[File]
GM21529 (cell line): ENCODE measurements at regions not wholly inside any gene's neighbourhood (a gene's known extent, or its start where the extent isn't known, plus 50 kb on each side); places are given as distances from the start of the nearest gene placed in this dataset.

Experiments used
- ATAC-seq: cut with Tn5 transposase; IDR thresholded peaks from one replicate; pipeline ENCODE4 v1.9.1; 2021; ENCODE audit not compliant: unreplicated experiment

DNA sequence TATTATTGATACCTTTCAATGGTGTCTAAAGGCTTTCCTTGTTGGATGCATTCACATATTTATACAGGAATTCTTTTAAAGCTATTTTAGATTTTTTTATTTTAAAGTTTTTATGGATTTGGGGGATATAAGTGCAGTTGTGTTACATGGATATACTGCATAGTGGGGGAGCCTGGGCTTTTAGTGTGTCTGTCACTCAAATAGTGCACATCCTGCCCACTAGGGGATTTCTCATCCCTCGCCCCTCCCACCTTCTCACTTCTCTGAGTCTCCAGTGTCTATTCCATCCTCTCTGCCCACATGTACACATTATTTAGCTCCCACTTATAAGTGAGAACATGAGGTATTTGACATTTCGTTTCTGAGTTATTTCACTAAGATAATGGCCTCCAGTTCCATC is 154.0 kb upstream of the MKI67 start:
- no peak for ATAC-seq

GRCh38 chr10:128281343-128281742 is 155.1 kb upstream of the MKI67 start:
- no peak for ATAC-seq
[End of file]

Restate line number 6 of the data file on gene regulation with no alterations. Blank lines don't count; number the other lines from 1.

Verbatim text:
GRCh38 chr10:128281343-128281742 is 155.1 kb upstream of the MKI67 start: